A man in northwestern China has been charged with murdering at least two mentally impaired women, reportedly to sell their bodies for a centuries-old superstitious ritual called “ghost marriages.”
Police in the city of Yulin in Shaanxi province, said the accused, identified only as Ma, is being held for homicide and human trafficking. He was arrested with two other men after a traffic policeman found a body of a woman in his van in April.
The discovery led to yet another murder that was also allegedly committed by the same man.
During investigation, it was revealed that both of Ma’s victims were mentally impaired individuals from the Gansu province. After the murders, he transported their bodies to Shaanxi to sell them as ghost brides.
He managed to receive 35,000 yuan ($5,263) for the first victim but he was finally taken into custody when he tried to sell the second corpse.
Ghost marriages are also known as “spirit marriages,” and may date back to the 17th century B.C. They involve the union of two, mostly unmarried, dead people so as to prevent them from being lonely in the afterlife.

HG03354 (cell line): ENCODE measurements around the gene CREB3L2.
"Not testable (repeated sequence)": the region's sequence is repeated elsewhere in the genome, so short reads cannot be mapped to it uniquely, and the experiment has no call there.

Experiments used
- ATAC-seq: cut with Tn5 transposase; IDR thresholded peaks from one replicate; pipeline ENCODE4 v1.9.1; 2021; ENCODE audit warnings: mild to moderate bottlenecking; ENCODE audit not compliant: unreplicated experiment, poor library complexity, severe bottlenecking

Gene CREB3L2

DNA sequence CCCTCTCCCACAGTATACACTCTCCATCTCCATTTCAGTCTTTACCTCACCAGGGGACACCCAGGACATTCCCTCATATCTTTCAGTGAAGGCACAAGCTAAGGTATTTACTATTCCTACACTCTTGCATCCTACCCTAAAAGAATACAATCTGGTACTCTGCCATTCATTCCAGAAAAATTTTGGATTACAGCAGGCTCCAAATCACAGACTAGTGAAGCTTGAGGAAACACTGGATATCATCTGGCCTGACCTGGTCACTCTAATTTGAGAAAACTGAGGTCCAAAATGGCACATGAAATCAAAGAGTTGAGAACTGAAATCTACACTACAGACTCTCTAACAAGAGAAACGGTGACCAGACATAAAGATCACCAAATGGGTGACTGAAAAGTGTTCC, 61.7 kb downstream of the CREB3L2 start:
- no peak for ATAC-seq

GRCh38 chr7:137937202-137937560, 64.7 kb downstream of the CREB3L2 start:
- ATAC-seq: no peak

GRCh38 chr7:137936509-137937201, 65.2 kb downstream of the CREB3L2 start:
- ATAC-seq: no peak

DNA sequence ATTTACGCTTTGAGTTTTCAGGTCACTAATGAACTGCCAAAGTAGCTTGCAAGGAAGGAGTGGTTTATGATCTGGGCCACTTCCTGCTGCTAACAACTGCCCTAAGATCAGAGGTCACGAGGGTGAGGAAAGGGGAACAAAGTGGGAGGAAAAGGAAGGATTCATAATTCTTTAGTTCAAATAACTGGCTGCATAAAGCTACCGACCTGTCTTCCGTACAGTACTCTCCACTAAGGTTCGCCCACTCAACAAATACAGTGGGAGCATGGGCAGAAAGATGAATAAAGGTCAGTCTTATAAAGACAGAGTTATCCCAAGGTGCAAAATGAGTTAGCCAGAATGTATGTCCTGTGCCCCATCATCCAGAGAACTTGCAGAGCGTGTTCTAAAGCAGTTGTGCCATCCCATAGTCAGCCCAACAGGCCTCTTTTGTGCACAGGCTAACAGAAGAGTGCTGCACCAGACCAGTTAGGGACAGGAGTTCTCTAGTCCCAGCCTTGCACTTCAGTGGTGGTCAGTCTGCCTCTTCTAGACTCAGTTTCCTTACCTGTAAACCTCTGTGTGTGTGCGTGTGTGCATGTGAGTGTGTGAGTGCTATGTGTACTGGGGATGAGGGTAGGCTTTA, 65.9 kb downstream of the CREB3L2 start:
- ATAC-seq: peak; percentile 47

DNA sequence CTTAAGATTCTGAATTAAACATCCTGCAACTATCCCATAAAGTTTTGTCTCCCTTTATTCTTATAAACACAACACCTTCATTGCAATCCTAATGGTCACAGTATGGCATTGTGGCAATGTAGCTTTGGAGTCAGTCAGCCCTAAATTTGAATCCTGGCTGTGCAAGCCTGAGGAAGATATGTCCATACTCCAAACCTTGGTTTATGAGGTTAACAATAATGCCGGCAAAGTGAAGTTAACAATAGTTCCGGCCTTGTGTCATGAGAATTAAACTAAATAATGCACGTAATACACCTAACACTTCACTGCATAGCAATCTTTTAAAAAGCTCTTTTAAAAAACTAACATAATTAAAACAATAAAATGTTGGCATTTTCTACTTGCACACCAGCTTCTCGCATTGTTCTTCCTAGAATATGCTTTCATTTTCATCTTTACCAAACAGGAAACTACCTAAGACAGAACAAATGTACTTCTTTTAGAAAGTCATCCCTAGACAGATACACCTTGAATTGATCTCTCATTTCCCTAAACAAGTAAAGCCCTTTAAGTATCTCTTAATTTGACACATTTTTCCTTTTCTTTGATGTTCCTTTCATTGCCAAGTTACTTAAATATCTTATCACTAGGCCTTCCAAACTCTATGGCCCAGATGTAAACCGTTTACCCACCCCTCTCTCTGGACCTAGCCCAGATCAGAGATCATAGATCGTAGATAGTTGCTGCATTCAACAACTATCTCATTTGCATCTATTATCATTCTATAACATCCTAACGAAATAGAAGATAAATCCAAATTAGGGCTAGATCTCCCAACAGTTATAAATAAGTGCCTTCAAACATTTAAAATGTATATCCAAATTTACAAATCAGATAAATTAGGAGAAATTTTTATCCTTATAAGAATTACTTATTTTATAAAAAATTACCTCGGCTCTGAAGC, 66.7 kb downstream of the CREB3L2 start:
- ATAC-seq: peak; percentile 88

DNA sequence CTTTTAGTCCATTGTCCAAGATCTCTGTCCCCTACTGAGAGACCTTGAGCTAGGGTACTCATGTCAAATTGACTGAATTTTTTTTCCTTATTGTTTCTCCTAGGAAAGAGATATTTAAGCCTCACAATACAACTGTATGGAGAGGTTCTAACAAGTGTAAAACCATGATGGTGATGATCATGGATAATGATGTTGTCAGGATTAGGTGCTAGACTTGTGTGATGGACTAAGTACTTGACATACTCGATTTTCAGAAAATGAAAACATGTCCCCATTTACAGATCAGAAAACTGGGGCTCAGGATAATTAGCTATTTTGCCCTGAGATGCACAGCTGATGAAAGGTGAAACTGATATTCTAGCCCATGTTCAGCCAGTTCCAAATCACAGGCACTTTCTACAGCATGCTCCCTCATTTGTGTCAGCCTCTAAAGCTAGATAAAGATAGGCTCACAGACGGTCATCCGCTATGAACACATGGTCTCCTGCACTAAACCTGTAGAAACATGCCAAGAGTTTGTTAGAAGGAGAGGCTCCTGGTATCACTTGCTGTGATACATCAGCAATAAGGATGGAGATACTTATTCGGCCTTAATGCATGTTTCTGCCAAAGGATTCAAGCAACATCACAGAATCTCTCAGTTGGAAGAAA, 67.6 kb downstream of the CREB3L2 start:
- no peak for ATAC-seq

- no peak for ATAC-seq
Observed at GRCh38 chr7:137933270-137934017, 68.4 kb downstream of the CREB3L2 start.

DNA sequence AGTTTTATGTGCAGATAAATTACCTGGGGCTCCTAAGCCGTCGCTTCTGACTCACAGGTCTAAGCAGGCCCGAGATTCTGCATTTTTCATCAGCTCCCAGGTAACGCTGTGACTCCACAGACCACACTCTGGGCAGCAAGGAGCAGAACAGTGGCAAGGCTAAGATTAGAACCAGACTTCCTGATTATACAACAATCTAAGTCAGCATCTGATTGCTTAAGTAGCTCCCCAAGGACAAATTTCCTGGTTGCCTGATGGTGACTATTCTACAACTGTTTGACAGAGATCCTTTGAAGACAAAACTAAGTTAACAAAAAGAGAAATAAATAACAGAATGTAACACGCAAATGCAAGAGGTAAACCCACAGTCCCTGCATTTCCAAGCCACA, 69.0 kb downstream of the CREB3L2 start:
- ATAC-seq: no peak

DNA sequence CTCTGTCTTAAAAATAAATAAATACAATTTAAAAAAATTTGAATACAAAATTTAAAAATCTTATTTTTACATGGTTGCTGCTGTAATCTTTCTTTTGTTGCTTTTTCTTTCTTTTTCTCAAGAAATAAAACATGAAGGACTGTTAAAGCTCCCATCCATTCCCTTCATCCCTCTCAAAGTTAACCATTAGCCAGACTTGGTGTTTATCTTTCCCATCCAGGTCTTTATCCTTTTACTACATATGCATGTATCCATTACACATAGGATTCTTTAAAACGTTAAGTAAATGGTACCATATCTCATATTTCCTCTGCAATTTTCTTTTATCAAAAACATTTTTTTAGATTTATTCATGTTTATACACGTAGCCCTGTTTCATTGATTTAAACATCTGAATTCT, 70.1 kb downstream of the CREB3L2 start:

Officially, the bizarre ritual was banned in China in 1949 but it still takes place in several rural provinces such as Shaanxi, Shanxi, Henan, Hebei and Guangdong.
Outlawing ghost marriages led to grave robberies, in which thieves dig up female corpses to sell them to buyers. And the demand is ever-increasing.
In February, the Strait Times reported corpse theft is on the rise, especially in Shanxi. Southern Shanxi's Hongtong county police department stated that at least three dozen thefts of female corpses were recorded in the past three years.